Saturday, May 12, 2012

Woman of the Lake (Onna no mizûmi - Japan 1966)

Yoshishige Yoshida’s Woman of the Lake starring Yoshida’s ravishing wife and muse Mariko Okada is concerned with an ‘errant’ married women who has an affair. When nude photos of her taken by her lover are stolen she is forced to confront her bondage to men. The film is a radical critique of the subjugation of women as possessions and sexual objects. As is typical for Yoshida, his narrative though linear is fractured and sometimes obscure. There is a resolution of sorts but the ending is not final – the closing scene fades to black as a train enters a railway tunnel.

Yoshido has made a great film. He only gives glimpses of the photos and is more concerned with what they mean and as the catalyst to the scenario. Once they are stolen they become motifs representative not of their subject, but of a woman’s rights, and the battle she must engage in to recover her body from those that would oppress her. But it is more complex than this, as Yoshido does not use words but images to relay inner states, and as in life, not all is as it appears, nor is everything explained. The final 30 minutes are redolent of all sorts of things that are quite shattering. Near the end the husband is waiting for the unfaithful wife to have it out with her – and he falls asleep! The shots of Okada moving through the carriages to the end of a moving train are immensely powerful and elevate the act of walking to poetry.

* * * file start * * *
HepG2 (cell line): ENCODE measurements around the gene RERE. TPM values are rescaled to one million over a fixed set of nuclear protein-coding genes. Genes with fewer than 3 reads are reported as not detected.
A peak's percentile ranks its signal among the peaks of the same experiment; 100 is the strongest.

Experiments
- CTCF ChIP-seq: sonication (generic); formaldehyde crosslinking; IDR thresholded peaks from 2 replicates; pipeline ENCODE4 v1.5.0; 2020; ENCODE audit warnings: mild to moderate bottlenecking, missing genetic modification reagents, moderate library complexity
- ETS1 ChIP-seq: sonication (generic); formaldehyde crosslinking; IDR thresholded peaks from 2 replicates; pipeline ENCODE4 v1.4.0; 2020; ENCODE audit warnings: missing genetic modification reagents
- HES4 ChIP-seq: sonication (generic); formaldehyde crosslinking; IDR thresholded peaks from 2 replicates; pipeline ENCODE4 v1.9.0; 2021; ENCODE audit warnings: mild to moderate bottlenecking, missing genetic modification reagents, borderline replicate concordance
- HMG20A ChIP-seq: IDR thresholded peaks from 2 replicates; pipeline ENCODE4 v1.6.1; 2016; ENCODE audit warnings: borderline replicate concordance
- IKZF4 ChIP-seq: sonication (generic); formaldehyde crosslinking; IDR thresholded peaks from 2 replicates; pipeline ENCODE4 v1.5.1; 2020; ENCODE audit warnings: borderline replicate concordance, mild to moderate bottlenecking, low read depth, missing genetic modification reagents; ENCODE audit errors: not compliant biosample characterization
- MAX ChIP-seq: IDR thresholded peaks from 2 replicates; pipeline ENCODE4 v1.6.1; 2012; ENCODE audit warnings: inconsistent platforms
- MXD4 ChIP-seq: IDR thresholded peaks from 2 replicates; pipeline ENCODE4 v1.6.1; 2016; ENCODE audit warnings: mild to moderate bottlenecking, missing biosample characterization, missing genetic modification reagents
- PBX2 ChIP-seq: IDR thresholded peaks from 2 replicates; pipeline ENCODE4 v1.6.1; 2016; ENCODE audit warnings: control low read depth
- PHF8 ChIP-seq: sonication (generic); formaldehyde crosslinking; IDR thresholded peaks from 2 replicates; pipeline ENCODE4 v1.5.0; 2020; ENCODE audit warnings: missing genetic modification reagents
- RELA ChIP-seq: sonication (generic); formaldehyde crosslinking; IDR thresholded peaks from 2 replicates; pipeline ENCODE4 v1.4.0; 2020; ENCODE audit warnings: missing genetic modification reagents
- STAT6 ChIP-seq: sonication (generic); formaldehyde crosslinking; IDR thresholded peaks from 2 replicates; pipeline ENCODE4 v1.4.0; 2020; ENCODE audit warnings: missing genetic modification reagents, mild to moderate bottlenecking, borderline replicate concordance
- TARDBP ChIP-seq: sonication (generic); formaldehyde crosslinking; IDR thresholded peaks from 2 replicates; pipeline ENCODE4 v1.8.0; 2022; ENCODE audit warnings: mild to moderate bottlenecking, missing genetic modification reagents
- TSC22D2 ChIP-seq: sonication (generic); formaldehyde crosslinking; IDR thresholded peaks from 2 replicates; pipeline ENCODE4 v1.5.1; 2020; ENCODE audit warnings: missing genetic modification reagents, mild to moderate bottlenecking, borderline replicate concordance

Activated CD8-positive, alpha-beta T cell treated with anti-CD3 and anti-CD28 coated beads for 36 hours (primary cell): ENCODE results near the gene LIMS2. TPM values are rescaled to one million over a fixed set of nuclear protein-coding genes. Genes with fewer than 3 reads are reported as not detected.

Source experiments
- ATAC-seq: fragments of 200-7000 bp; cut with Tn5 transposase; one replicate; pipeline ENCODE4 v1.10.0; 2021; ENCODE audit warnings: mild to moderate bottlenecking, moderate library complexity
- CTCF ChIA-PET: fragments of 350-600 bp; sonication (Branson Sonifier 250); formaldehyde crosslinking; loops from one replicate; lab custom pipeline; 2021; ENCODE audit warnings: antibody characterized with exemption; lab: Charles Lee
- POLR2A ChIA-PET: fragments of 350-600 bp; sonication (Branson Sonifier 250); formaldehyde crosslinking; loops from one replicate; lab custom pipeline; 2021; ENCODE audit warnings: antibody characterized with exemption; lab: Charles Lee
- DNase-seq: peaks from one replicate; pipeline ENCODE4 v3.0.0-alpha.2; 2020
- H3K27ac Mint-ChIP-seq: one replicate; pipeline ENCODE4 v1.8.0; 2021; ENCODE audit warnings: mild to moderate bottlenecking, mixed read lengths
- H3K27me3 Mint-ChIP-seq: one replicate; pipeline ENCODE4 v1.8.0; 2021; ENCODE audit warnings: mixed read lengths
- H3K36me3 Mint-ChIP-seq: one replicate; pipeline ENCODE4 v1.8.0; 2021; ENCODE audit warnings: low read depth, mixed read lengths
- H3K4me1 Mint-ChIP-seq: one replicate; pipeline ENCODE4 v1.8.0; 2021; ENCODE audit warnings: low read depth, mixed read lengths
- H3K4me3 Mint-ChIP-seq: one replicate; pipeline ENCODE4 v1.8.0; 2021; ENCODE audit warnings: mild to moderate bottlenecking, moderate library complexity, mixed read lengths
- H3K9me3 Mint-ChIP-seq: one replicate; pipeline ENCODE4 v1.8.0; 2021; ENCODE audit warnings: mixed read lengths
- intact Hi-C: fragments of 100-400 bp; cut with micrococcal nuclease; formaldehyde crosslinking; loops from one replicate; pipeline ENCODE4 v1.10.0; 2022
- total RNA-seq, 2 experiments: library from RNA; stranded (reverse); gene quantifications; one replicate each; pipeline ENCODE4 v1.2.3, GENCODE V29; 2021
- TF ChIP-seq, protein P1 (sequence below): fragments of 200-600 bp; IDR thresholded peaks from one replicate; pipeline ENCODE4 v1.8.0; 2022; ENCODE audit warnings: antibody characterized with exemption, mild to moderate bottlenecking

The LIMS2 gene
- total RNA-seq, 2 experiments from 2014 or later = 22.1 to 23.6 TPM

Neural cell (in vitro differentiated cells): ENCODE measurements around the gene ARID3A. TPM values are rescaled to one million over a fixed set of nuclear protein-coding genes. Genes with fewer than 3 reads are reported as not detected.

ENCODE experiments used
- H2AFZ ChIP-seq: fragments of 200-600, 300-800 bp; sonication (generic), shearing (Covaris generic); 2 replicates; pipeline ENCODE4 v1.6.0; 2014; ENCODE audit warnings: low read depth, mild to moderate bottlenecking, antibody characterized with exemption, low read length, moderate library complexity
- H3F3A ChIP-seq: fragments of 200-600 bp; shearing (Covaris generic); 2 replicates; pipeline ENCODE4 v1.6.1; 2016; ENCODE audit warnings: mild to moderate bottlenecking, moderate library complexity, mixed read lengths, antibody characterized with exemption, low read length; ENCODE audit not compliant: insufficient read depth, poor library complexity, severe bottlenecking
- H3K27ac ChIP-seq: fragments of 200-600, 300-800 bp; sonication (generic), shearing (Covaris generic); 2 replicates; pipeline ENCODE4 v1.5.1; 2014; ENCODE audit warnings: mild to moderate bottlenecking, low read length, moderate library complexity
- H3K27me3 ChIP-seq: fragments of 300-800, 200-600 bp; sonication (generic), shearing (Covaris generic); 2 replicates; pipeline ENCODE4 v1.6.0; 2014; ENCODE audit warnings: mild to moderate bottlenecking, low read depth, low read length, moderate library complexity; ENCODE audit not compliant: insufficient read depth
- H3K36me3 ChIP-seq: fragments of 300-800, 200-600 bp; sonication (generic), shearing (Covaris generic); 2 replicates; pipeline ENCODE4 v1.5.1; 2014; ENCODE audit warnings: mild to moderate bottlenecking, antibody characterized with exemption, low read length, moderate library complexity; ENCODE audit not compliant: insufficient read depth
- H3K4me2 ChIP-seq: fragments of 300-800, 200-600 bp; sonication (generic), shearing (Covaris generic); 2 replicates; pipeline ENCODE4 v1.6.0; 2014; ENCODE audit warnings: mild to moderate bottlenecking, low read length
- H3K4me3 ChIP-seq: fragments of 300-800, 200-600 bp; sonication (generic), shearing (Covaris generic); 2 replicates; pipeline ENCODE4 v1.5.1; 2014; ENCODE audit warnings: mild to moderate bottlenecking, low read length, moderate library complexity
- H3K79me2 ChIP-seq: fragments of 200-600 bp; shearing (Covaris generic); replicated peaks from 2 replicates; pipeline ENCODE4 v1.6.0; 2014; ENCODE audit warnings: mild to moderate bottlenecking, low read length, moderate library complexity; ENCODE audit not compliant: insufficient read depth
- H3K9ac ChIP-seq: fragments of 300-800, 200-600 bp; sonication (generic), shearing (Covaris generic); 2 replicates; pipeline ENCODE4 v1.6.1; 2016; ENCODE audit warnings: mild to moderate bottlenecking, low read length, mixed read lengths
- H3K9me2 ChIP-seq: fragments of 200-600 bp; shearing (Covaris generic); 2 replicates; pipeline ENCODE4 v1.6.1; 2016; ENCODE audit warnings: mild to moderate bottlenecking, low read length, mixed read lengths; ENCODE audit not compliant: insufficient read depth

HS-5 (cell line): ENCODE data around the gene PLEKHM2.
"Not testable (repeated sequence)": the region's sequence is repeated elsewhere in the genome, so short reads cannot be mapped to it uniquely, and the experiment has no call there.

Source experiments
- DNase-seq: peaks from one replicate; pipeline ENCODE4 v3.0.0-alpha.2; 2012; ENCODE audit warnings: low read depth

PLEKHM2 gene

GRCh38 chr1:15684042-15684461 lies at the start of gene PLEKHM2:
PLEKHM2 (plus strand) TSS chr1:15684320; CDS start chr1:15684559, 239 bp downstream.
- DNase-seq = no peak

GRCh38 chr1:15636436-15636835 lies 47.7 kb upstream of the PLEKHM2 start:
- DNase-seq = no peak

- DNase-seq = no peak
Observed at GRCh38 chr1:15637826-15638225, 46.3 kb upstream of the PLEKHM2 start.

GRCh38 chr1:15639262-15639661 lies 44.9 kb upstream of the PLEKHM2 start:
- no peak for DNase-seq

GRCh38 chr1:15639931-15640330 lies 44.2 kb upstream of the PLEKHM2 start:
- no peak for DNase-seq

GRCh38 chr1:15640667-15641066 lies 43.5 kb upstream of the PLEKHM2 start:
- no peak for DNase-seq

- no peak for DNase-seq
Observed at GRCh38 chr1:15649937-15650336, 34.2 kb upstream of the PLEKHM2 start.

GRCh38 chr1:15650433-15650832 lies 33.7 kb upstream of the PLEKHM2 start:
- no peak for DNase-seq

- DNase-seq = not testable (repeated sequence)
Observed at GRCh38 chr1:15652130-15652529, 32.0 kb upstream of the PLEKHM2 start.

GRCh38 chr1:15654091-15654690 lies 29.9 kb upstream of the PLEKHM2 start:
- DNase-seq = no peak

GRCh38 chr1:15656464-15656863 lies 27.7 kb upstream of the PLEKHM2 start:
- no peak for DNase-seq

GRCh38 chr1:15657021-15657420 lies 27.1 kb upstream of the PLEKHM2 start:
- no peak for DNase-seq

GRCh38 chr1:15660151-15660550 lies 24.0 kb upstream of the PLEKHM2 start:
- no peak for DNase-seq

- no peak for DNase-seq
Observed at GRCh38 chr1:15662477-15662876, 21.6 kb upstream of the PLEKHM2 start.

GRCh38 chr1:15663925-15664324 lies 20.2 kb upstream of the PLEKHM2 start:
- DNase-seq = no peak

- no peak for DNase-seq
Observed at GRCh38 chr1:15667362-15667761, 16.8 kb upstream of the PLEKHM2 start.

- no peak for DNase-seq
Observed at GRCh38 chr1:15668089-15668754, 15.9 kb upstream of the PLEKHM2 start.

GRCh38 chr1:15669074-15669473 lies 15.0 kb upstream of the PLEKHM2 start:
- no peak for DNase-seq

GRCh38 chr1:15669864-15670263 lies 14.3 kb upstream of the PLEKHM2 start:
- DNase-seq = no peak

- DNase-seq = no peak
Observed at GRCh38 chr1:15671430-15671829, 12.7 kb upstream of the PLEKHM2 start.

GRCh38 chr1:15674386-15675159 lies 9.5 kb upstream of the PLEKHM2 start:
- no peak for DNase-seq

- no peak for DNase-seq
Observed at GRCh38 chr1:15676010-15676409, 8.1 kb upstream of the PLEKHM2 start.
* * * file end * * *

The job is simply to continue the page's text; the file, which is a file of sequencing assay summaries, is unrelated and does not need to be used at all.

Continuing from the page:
The picture is amazingly modern: an expressionist tour-de-force with the b&w photography employed in wide-screen staging and dynamic use of deep focus to exquisite effect. It looks so contemporary – Okada sports oversized sunglasses currently back in vogue; and European – with Okada wearing flowing dresses and her luxuriant dark hair offest by elegant scarves.  To my mind Yoshido challenges Antonioni as the central motif of 60s cinema. Amazingly very little has been written about the film.